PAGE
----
“When we recognize uncertainty about the future, we realize we may be able to influence outcomes – alone or in concert with a few dozen or several million others. Hope is an embrace of the known and the unknowable, an alternative to certainty. It’s the belief that what we do matters – even though how and when it may matter, who and what it may impact, are not things we can know beforehand. We may not, in fact, know them afterward either, but they matter all the same.” ~~~
As Unitarian Universalists, we support each other here in our search for truth and meaning. I suppose my credo is an answer to what I’m learning from that search. What do I believe? What is truth? Ultimately, I don’t know. And that may be the truest thing I say today. Not all I believe is true. I believe I’ll be here next week. We’ll see.
What do I believe? Perhaps better to ask, what can I trust? I’ve been asking a long time. I have a vivid memory of sitting drowsily in a big auditorium, a high school English class. There were small televisions mounted around the walls projecting a remote instructor. This was 1967 cutting-edge education. The teacher was talking about the Transcendentalist writers Emerson and Thoreau and the poet Walt Whitman. I have no idea now what the teacher said, but decades later I still recall a quickening of my attention. I woke up! This was something true. I may have heard then, as I believe now, that all things, including me, are intimately interconnected; there is an ultimate unity; and I can know this directly.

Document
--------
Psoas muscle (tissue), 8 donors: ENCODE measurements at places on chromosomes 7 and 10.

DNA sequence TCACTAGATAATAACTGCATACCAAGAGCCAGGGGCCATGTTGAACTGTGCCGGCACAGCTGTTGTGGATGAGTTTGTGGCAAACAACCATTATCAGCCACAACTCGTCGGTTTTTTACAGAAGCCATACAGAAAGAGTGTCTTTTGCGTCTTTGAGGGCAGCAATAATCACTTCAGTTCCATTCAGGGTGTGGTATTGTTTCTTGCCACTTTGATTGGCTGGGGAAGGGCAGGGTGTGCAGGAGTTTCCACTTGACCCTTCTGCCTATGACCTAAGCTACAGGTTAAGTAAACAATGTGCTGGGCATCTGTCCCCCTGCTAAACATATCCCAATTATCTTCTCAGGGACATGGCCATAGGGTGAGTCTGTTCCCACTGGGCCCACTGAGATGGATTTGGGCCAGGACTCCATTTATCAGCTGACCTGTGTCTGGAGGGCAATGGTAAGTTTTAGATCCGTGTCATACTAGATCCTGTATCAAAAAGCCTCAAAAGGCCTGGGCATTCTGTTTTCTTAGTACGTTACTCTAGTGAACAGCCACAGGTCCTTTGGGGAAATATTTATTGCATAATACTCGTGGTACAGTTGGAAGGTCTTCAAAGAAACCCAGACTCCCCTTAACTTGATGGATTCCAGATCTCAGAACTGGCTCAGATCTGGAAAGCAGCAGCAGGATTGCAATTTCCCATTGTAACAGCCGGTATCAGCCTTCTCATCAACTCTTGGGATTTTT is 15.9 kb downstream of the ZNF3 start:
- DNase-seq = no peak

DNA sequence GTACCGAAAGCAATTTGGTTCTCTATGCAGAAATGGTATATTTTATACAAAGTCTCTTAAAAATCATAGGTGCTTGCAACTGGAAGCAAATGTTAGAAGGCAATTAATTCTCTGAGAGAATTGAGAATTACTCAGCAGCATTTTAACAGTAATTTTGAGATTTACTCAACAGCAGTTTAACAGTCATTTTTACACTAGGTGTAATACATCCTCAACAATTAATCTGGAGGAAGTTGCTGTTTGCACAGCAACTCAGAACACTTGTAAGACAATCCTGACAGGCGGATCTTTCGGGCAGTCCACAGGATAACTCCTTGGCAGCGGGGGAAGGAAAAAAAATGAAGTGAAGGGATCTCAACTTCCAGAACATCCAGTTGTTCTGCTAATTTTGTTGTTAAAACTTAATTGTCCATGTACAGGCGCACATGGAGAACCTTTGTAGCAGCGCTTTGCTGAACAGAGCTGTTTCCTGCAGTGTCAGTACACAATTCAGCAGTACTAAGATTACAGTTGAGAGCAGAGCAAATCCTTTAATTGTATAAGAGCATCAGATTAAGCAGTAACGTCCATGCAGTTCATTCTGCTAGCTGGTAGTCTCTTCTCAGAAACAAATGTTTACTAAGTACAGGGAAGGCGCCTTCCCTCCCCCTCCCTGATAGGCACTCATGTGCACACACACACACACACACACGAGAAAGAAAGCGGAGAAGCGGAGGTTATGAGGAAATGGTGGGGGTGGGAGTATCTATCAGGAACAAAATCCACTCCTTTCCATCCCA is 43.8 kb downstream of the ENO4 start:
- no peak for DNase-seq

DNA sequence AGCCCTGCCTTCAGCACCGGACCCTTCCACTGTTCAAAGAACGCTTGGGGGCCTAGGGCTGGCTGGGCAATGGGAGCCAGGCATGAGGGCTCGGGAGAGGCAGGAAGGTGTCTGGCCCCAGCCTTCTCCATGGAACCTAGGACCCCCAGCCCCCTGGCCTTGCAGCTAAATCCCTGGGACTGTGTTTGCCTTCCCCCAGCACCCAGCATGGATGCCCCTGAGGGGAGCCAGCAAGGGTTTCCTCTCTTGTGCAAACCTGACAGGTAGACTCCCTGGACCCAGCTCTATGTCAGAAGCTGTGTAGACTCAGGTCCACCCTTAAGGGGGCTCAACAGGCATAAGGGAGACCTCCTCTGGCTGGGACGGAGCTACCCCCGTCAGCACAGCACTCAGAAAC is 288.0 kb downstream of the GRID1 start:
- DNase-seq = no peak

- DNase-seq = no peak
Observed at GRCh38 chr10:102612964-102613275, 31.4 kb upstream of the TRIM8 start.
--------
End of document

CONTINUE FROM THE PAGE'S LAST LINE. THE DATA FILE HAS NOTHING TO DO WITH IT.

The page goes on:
Poets may have wisdom, but their words are not the ultimate truth. I read poetry and spiritual texts and respect religious leaders – but these can’t ultimately tell me what is true.
Hakuin wrote in 17th century Japan about what Buddhists call the Great Matter, “Realize that this cannot be handed down, and cannot be explained: rather it is like knowing for yourself by drinking it, whether the water is warm or cold.”